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Article

An Investigation into CO2–Brine–Cement–Reservoir Rock Interactions for Wellbore Integrity in CO2 Geological Storage

1
Research Centre for Carbon Solutions (RCCS), School of Engineering and Physical Sciences, Heriot-Watt University, Edinburgh EH14 4AS, UK
2
Department of Earth Science and Engineering, Royal School of Mines, Imperial College London, London SW7 2BP, UK
3
Institute of Geo-Energy Engineering, School of Energy, Geoscience, Infrastructure and Society, Heriot-Watt University, Edinburgh EH14 4AS, UK
*
Authors to whom correspondence should be addressed.
Academic Editor: João Fernando Pereira Gomes
Energies 2021, 14(16), 5033; https://doi.org/10.3390/en14165033
Received: 18 May 2021 / Revised: 10 August 2021 / Accepted: 12 August 2021 / Published: 16 August 2021
Geological storage of CO2 in saline aquifers and depleted oil and gas reservoirs can help mitigate CO2 emissions. However, CO2 leakage over a long storage period represents a potential concern. Therefore, it is critical to establish a good understanding of the interactions between CO2–brine and cement–caprock/reservoir rock to ascertain the potential for CO2 leakage. Accordingly, in this work, we prepared a unique set of composite samples to resemble the cement–reservoir rock interface. A series of experiments simulating deep wellbore environments were performed to investigate changes in chemical, physical, mechanical, and petrophysical properties of the composite samples. Here, we present the characterisation of composite core samples, including porosity, permeability, and mechanical properties, determined before and after long-term exposure to CO2-rich brine. Some of the composite samples were further analysed by X-ray microcomputed tomography (X-ray µ-CT), X-ray diffraction (XRD), and scanning electron microscopy–energy-dispersive X-ray (SEM–EDX). Moreover, the variation of ions concentration in brine at different timescales was studied by performing inductively coupled plasma (ICP) analysis. Although no significant changes were observed in the porosity, permeability of the treated composite samples increased by an order of magnitude, due mainly to an increase in the permeability of the sandstone component of the composite samples, rather than the cement or the cement/sandstone interface. Mechanical properties, including Young’s modulus and Poisson’s ratio, were also reduced. View Full-Text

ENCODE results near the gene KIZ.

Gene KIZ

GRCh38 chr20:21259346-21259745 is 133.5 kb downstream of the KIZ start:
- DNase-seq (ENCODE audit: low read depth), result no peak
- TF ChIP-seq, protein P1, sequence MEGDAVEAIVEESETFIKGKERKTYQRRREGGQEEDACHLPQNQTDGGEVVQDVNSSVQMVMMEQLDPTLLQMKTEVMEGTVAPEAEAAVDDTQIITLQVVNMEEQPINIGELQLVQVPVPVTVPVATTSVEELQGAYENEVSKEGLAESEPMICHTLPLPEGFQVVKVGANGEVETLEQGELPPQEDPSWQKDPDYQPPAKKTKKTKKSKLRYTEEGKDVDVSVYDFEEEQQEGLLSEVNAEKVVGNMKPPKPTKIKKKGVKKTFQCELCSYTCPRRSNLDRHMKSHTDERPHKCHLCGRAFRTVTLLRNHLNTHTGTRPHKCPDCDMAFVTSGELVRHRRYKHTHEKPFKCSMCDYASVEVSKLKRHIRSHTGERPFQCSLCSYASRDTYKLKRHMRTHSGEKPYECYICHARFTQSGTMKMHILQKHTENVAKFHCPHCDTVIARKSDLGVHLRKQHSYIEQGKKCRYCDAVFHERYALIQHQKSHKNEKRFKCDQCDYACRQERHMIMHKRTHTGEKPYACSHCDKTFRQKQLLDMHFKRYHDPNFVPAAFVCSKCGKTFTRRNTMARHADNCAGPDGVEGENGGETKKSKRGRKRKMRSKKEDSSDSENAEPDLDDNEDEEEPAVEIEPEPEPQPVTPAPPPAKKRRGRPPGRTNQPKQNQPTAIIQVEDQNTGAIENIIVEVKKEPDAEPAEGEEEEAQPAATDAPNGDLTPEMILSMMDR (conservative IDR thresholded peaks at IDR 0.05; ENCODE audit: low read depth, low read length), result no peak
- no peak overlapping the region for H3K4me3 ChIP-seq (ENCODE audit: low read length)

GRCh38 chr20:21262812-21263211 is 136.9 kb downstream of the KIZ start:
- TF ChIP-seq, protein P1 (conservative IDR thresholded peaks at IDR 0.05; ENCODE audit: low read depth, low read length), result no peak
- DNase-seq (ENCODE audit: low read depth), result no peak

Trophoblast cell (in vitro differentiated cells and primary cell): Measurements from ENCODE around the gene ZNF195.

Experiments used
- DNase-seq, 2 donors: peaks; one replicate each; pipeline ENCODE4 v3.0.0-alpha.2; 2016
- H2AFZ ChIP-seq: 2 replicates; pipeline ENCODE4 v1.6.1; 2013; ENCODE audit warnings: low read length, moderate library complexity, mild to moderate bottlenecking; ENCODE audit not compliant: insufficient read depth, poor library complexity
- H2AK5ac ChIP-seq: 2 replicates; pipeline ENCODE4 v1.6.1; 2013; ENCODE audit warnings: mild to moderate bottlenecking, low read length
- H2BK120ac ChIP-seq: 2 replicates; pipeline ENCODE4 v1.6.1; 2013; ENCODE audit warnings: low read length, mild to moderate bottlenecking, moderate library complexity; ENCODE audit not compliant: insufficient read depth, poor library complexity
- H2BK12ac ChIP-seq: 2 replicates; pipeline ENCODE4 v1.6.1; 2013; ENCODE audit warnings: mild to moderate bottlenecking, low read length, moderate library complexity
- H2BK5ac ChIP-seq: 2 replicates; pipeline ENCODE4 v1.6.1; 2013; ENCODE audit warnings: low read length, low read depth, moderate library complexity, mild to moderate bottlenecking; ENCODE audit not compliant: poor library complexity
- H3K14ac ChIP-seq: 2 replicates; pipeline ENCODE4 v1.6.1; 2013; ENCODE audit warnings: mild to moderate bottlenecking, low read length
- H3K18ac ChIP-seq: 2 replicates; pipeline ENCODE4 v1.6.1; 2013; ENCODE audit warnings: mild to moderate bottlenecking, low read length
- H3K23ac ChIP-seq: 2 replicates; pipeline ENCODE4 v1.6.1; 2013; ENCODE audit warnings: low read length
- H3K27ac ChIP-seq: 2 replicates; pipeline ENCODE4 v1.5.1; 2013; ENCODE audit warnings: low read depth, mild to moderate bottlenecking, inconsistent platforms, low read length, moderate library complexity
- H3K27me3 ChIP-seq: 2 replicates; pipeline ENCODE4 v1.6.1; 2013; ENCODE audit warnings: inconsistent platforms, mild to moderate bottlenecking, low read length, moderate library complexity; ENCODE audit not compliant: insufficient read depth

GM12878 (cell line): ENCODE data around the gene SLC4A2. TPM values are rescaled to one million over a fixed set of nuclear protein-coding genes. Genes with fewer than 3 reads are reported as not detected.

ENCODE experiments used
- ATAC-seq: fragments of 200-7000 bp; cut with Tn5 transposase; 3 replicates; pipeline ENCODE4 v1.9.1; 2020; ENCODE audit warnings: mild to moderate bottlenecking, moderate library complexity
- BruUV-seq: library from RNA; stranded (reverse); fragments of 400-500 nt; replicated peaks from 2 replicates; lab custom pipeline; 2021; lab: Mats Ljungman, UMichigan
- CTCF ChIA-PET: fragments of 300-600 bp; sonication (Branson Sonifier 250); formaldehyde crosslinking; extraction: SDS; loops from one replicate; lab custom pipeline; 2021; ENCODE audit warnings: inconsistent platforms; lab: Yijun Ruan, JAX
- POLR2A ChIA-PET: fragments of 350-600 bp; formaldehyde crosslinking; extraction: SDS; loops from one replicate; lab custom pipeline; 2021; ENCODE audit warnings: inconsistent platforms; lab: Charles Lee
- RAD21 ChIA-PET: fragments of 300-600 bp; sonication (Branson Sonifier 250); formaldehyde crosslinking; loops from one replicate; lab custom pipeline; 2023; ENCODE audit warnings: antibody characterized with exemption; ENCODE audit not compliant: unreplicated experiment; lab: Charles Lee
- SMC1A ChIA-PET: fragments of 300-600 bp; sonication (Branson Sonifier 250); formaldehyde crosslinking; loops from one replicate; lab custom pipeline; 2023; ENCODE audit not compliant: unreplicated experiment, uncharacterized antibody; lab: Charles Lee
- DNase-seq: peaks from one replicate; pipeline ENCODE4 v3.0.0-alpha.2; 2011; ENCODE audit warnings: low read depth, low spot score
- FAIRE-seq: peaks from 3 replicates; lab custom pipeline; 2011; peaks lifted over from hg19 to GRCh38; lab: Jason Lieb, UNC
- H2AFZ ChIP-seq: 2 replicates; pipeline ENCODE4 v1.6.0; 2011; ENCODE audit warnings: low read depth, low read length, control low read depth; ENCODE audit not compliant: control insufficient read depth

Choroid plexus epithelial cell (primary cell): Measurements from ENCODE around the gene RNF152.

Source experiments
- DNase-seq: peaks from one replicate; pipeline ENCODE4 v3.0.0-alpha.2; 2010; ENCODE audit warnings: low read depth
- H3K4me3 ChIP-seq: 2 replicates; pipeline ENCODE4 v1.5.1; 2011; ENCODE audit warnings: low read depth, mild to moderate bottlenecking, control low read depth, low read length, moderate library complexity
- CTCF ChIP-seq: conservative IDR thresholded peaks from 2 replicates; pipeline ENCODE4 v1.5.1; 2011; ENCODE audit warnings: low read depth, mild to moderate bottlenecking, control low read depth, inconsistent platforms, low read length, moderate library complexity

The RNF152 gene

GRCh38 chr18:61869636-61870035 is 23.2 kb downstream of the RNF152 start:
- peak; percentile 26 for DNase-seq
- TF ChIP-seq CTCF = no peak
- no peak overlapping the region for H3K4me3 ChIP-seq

Keywords: CO2 geological storage; wellbore integrity; CO2–brine-cement–reservoir rock interaction; permeability; chemical and petrophysical characterisation CO2 geological storage; wellbore integrity; CO2–brine-cement–reservoir rock interaction; permeability; chemical and petrophysical characterisation
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MDPI and ACS Style

Jahanbakhsh, A.; Liu, Q.; Hadi Mosleh, M.; Agrawal, H.; Farooqui, N.M.; Buckman, J.; Recasens, M.; Maroto-Valer, M.; Korre, A.; Durucan, S. An Investigation into CO2–Brine–Cement–Reservoir Rock Interactions for Wellbore Integrity in CO2 Geological Storage. Energies 2021, 14, 5033. https://doi.org/10.3390/en14165033

AMA Style

Jahanbakhsh A, Liu Q, Hadi Mosleh M, Agrawal H, Farooqui NM, Buckman J, Recasens M, Maroto-Valer M, Korre A, Durucan S. An Investigation into CO2–Brine–Cement–Reservoir Rock Interactions for Wellbore Integrity in CO2 Geological Storage. Energies. 2021; 14(16):5033. https://doi.org/10.3390/en14165033

Chicago/Turabian Style

Jahanbakhsh, Amir, Qi Liu, Mojgan Hadi Mosleh, Harshit Agrawal, Nazia M. Farooqui, Jim Buckman, Montserrat Recasens, Mercedes Maroto-Valer, Anna Korre, and Sevket Durucan. 2021. "An Investigation into CO2–Brine–Cement–Reservoir Rock Interactions for Wellbore Integrity in CO2 Geological Storage" Energies 14, no. 16: 5033. https://doi.org/10.3390/en14165033

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